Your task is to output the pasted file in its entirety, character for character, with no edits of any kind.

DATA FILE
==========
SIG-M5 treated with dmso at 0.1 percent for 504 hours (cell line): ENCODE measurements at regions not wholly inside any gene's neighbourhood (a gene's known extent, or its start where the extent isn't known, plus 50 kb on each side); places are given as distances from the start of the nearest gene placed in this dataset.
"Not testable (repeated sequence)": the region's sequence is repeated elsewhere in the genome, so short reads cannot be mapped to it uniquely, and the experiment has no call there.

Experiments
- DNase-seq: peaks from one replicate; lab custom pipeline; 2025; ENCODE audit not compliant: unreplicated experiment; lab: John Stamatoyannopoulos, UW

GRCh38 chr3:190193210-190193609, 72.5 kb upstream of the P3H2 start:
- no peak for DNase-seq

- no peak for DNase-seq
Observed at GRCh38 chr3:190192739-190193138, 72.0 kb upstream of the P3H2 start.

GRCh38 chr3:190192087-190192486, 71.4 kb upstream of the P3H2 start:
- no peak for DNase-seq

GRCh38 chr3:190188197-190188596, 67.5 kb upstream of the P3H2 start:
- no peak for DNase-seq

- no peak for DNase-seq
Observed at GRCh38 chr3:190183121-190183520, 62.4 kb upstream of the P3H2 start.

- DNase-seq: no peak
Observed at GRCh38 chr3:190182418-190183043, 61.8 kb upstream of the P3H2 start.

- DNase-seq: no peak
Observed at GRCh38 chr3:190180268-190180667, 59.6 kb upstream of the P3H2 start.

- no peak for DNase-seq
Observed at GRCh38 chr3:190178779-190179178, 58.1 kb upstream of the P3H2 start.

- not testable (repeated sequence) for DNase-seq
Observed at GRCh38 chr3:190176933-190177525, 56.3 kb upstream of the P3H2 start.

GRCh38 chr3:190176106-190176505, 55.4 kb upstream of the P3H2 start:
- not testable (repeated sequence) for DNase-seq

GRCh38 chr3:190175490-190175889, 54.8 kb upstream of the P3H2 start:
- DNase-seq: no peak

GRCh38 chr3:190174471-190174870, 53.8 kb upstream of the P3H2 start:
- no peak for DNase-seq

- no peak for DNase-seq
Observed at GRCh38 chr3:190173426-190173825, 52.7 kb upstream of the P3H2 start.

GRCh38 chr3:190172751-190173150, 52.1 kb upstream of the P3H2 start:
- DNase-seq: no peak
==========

SIG-M5 treated with dmso at 0.1 percent for 504 hours (cell line): ENCODE measurements at regions not wholly inside any gene's neighbourhood (a gene's known extent, or its start where the extent isn't known, plus 50 kb on each side); places are given as distances from the start of the nearest gene placed in this dataset.
"Not testable (repeated sequence)": the region's sequence is repeated elsewhere in the genome, so short reads cannot be mapped to it uniquely, and the experiment has no call there.

Experiments
- DNase-seq: peaks from one replicate; lab custom pipeline; 2025; ENCODE audit not compliant: unreplicated experiment; lab: John Stamatoyannopoulos, UW

GRCh38 chr3:190193210-190193609, 72.5 kb upstream of the P3H2 start:
- no peak for DNase-seq

- no peak for DNase-seq
Observed at GRCh38 chr3:190192739-190193138, 72.0 kb upstream of the P3H2 start.

GRCh38 chr3:190192087-190192486, 71.4 kb upstream of the P3H2 start:
- no peak for DNase-seq

GRCh38 chr3:190188197-190188596, 67.5 kb upstream of the P3H2 start:
- no peak for DNase-seq

- no peak for DNase-seq
Observed at GRCh38 chr3:190183121-190183520, 62.4 kb upstream of the P3H2 start.

- DNase-seq: no peak
Observed at GRCh38 chr3:190182418-190183043, 61.8 kb upstream of the P3H2 start.

- DNase-seq: no peak
Observed at GRCh38 chr3:190180268-190180667, 59.6 kb upstream of the P3H2 start.

- no peak for DNase-seq
Observed at GRCh38 chr3:190178779-190179178, 58.1 kb upstream of the P3H2 start.

- not testable (repeated sequence) for DNase-seq
Observed at GRCh38 chr3:190176933-190177525, 56.3 kb upstream of the P3H2 start.

GRCh38 chr3:190176106-190176505, 55.4 kb upstream of the P3H2 start:
- not testable (repeated sequence) for DNase-seq

GRCh38 chr3:190175490-190175889, 54.8 kb upstream of the P3H2 start:
- DNase-seq: no peak

GRCh38 chr3:190174471-190174870, 53.8 kb upstream of the P3H2 start:
- no peak for DNase-seq

- no peak for DNase-seq
Observed at GRCh38 chr3:190173426-190173825, 52.7 kb upstream of the P3H2 start.

GRCh38 chr3:190172751-190173150, 52.1 kb upstream of the P3H2 start:
- DNase-seq: no peak